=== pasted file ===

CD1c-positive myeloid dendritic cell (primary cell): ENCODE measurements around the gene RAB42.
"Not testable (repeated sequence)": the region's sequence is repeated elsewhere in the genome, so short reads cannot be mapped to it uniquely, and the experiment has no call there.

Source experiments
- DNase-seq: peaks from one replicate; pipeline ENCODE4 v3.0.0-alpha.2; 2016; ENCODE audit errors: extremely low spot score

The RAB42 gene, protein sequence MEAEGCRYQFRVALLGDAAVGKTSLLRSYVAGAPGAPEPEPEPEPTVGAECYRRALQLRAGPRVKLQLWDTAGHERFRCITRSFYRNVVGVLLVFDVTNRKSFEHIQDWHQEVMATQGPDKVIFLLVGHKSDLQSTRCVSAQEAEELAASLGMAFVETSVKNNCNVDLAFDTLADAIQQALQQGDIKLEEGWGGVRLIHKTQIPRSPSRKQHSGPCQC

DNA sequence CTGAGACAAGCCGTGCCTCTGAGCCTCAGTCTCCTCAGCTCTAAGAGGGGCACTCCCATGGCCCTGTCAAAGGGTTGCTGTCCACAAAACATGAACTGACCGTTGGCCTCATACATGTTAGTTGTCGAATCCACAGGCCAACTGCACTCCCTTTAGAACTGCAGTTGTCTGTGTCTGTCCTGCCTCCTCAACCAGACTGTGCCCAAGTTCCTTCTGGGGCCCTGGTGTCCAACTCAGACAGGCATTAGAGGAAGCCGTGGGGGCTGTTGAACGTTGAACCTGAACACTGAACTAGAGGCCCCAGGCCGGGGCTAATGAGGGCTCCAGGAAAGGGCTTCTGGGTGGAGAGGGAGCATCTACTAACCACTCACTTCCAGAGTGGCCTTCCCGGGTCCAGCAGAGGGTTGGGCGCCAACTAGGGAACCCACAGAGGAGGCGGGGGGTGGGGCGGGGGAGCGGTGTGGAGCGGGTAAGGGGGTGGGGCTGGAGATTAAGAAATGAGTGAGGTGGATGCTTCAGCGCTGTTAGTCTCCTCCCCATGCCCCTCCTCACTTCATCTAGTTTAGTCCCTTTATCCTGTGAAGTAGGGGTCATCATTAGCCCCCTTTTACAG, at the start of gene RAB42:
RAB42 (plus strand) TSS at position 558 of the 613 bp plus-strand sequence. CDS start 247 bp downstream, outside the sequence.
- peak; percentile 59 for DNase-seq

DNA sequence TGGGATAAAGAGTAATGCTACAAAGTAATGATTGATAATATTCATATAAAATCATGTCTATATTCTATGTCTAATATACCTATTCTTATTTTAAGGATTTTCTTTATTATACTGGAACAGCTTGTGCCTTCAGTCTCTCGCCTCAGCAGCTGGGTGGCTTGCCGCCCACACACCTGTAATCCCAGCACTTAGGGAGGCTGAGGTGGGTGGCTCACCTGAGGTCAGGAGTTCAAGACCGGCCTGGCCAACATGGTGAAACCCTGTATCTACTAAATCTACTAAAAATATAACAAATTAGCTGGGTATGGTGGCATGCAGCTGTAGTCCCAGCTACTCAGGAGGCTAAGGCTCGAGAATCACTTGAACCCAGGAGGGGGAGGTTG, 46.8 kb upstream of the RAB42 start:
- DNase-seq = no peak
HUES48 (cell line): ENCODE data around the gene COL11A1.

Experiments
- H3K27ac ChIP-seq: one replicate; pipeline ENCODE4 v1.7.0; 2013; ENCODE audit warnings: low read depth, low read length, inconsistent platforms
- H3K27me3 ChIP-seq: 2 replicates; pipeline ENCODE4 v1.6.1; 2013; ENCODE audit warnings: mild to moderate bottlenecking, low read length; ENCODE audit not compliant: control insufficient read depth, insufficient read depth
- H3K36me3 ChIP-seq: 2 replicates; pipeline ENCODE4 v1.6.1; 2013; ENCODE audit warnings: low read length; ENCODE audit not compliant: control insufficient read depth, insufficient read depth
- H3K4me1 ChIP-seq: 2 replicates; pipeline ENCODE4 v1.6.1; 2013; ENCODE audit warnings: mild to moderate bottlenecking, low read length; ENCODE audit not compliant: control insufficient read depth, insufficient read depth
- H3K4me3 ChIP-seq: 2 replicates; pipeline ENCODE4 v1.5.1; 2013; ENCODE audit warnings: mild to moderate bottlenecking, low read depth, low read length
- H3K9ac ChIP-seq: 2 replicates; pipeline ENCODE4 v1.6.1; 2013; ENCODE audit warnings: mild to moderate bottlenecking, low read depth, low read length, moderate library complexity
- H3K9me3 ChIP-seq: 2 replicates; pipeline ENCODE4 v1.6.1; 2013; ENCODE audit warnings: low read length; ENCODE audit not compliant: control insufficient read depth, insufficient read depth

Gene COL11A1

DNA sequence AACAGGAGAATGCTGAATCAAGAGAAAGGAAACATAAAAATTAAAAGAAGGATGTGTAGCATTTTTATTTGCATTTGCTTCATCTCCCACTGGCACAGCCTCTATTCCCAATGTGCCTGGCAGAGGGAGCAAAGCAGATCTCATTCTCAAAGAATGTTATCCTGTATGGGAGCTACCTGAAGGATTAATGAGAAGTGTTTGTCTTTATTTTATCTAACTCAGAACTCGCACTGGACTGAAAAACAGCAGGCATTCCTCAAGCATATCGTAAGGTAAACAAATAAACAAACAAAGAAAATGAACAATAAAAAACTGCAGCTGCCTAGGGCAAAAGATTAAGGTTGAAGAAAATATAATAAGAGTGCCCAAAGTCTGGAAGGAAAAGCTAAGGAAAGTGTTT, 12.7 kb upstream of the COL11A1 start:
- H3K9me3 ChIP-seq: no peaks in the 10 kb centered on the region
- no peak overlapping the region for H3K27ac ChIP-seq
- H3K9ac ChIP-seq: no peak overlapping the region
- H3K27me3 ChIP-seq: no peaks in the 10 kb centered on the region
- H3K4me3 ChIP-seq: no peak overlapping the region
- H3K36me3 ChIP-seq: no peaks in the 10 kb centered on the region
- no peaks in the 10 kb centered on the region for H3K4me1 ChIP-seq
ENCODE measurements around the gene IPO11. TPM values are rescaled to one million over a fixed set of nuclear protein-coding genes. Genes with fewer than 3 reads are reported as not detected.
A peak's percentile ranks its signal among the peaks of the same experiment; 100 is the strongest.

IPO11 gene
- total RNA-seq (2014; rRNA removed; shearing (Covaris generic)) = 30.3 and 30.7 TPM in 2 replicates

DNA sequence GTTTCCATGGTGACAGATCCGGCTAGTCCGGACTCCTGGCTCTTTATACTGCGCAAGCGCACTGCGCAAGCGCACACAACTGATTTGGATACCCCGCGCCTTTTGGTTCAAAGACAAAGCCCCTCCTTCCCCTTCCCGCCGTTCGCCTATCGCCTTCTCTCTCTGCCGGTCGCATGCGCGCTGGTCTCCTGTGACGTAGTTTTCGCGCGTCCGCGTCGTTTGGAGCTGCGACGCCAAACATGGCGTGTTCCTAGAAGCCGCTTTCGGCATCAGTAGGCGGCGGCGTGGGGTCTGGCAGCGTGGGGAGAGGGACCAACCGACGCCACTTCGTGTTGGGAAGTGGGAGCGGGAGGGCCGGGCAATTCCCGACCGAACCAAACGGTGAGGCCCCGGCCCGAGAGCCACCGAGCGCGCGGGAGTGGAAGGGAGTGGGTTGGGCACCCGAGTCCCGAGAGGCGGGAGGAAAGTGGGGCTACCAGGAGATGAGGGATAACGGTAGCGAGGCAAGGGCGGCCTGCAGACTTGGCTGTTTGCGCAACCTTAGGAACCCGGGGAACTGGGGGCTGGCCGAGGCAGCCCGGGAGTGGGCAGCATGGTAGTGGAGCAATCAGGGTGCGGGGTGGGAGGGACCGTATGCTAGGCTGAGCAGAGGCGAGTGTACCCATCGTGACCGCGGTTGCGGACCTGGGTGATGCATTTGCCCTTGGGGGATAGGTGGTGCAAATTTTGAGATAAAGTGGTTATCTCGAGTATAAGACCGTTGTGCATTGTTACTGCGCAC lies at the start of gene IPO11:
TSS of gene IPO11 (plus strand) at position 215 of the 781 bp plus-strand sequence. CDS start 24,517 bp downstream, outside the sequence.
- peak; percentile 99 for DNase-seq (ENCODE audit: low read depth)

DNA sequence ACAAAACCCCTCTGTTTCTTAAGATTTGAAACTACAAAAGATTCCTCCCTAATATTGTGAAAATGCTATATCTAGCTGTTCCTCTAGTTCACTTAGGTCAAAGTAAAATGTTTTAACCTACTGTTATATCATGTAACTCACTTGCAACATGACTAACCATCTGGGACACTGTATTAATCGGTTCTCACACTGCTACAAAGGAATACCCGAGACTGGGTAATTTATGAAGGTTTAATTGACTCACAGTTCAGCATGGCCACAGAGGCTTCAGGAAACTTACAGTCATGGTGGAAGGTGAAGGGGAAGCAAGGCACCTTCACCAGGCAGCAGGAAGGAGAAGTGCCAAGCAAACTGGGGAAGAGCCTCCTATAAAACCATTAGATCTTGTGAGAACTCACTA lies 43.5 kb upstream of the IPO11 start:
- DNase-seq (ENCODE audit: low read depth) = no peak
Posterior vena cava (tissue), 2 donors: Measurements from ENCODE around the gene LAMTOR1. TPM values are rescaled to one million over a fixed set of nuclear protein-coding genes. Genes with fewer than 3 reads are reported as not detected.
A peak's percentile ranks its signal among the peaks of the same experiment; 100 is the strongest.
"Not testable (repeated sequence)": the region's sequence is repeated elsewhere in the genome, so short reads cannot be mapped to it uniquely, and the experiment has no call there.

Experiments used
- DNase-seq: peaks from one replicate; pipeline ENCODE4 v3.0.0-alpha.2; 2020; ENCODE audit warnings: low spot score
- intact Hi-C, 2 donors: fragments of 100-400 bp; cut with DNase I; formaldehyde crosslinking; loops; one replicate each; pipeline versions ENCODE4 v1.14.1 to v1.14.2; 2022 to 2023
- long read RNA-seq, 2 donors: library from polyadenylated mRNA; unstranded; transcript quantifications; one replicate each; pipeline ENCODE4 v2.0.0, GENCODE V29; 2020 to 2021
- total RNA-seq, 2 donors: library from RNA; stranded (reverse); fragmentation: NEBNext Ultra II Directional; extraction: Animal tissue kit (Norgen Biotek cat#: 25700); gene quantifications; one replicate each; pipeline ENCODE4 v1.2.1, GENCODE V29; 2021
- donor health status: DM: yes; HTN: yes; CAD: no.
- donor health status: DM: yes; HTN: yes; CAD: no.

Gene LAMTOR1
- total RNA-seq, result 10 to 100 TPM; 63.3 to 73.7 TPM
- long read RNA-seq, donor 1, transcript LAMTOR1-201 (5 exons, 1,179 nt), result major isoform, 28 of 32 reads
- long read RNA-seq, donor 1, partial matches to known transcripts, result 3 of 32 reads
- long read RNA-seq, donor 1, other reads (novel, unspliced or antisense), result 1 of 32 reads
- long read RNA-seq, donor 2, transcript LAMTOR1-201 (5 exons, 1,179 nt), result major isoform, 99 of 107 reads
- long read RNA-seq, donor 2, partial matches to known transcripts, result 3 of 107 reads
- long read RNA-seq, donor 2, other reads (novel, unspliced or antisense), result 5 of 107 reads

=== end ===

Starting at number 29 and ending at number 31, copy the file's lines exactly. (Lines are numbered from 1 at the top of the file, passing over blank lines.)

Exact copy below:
ENCODE measurements around the gene IPO11. TPM values are rescaled to one million over a fixed set of nuclear protein-coding genes. Genes with fewer than 3 reads are reported as not detected.
A peak's percentile ranks its signal among the peaks of the same experiment; 100 is the strongest.

IPO11 gene